his life and his setting as America sees if
Pius XII. By Joseph P. Dinneen. (Cassell, 8s. 6d.) Reviewed by A. E. IL SWINSTEAD
MR DINNEEN complains that books about the Pope are usually neither so full nor so frank as they might be. He puts that down to the Imprimatur. But hooks about a Pope still happily reigning share the disadvantages attaching to all biography of the living. It is with men's lives a little as it is with their houses. In life, some rooms are known to many people, some to a few intimates alone. At death there is a pause; and then the house is thrown open for the sale and ransacked from attic to cellar.
But so long as a public man or a great man (or one who is both) is alive, all is unfinished and much is unknown.
The natural interest of the public can he satisfied only in part.. For that interest and from his own interest Mr Dinneen has written.
THERE are several things to enter on the credit side of his book's account. To start with it is not ponderous. It is written for the general reader, and the general reader will be able to read it without tears. Then it puts the reign of Pius XII into perspective by giving some account of the four preceding pontificates and of their relations with secular powers. It explains, when necessary, the organisation of the Vatican and the ceremonies performed at such moments as the death or election of a Pope.
There also emerges a picture of the man who is Pius XII, with enough detail to content the modern desire for the " human interest" story, but in proportion, and without what I am tempted to call " valetry." By this I mean that intentness upon the insignificant which is proverbially supposed to have such a bad effect on the valets of heroes.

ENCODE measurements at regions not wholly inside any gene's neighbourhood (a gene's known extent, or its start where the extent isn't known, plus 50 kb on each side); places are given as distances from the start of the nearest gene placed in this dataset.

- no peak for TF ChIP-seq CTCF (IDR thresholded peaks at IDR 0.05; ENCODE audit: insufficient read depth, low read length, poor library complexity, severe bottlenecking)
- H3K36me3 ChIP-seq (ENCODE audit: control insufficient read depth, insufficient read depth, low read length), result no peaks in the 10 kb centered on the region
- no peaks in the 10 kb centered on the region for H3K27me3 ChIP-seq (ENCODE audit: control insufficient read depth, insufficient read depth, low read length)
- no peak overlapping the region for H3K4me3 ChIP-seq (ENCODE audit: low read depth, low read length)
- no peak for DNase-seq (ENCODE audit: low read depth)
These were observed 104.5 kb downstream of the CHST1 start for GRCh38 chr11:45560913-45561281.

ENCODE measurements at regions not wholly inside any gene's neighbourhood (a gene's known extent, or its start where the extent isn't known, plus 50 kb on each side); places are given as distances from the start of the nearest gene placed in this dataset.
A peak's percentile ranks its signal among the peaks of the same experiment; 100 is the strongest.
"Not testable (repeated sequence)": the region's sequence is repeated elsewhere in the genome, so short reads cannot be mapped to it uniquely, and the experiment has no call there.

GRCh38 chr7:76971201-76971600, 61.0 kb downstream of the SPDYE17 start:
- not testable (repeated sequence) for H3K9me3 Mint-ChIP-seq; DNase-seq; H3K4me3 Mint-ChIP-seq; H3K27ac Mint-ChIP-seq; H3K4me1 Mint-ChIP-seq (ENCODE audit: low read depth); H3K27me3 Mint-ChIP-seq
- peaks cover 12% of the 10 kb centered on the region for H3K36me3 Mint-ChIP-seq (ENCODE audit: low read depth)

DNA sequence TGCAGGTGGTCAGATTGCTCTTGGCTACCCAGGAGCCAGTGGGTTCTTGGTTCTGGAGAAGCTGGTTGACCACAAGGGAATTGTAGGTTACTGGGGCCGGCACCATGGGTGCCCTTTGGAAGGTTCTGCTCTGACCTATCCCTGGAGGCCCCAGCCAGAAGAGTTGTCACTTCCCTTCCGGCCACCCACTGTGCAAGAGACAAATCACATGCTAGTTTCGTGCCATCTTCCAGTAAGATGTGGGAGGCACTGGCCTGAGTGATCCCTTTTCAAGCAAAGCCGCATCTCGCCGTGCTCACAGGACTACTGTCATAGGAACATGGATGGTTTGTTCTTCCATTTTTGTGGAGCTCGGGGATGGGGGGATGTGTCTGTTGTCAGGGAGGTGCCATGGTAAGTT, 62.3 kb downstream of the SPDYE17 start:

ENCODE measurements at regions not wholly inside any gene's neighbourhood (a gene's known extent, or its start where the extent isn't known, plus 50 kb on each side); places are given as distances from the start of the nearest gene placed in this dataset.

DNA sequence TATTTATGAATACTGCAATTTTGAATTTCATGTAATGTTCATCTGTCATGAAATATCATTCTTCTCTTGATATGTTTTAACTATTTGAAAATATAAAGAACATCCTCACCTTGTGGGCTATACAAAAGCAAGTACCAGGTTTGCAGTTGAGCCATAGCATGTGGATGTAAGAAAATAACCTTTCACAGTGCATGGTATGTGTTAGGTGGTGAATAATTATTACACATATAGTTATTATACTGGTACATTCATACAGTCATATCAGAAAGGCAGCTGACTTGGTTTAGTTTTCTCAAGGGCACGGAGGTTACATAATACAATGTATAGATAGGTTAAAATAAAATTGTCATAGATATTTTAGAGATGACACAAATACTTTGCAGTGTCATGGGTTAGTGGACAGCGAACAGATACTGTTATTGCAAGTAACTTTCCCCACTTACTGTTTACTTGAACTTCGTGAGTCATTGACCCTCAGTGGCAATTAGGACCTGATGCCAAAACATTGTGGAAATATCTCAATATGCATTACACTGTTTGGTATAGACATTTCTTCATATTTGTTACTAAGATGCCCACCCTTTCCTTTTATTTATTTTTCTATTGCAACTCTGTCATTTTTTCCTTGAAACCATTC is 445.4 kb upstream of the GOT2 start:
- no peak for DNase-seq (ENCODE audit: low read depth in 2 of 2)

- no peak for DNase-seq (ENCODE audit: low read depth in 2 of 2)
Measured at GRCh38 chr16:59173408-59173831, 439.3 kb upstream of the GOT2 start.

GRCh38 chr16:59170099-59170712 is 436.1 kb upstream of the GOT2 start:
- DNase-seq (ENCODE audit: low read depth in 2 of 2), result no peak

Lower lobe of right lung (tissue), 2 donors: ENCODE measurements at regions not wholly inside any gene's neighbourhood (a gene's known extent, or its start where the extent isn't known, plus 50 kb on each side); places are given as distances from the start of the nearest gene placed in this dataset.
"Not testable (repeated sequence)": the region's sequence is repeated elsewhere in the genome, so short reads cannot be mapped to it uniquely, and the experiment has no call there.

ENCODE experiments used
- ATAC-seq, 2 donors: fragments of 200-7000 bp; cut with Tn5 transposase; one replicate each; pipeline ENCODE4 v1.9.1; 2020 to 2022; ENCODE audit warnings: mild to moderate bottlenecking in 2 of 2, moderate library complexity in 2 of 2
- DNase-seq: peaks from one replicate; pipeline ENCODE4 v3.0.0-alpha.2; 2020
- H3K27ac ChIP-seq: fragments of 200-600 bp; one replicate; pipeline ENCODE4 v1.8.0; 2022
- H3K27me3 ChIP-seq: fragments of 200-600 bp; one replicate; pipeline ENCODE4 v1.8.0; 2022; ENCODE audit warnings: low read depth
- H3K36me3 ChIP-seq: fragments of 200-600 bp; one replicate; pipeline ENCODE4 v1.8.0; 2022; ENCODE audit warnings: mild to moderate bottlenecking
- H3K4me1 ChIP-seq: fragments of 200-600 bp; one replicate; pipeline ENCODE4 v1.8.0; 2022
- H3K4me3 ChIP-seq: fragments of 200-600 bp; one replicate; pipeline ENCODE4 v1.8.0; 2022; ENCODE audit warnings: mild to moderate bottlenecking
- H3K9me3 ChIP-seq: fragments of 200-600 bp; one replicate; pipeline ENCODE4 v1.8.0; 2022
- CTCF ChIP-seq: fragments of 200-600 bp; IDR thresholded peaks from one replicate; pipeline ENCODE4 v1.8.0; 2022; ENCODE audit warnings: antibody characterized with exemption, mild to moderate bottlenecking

BUT there are some debit entries to be made. The book Is written with an eye to American readers. There is, of course, no reason why it should not be. But it results in some disproportion. The field to be covered is wide, yet onefifth of the whole book goes to the United States, and a deal of that fifth to
the Rev. Charles E. Coughlin. Contrast the space given, for example, to Spain. The result is very summary treatment of some important matters.
A popular style, too, has its dangers, chief among them the picturesque. Thus Mr Dinneen tells how Cardinal °Uglia struck the forehead of the dead Leo XIII with a silver mallet. By the time Pius XI dies the mallet has become ivory and gold, and as the ectinerlengo Is by now the subject of the book the ceremony is described more warmly. But the use of the mallet to attest a Pope's death has been officially denied in Rome and the growth of the legend was examined by Father Thurston in The Tablet of March 4 last.
THAT tl, present Holy Father's first public words should be given as " sit nomon Domini benedictus" is no more than an unfortunate slip. But there are inaccuracies.
I doubt that Pius X "condemned congregational singing in which women had a part." We are told that there have only been three exceptions, two Spanish and one Dutch, to the Italian Popes; there was Adrian IV, who was born in England.
The account of modernism is so short as to be misleading.
Pius XI is described as having "an exasperating, u.n.ruffled complacence," which goes ill with his "tact and wisdom in dealing with men."
The wording of one ground for a decree of nullity is unfortunate: "If either party had committed an offence against Christian morality before the marriage (such as being previously divorced)."
The reader might conclude from the text that John XIX remained a layman after election.
IN short, the book must he taken for what it is, a readable popular account of the life of Pius XII before his election in which much is necessarily inadequately dealt with and which needs reading with due caution.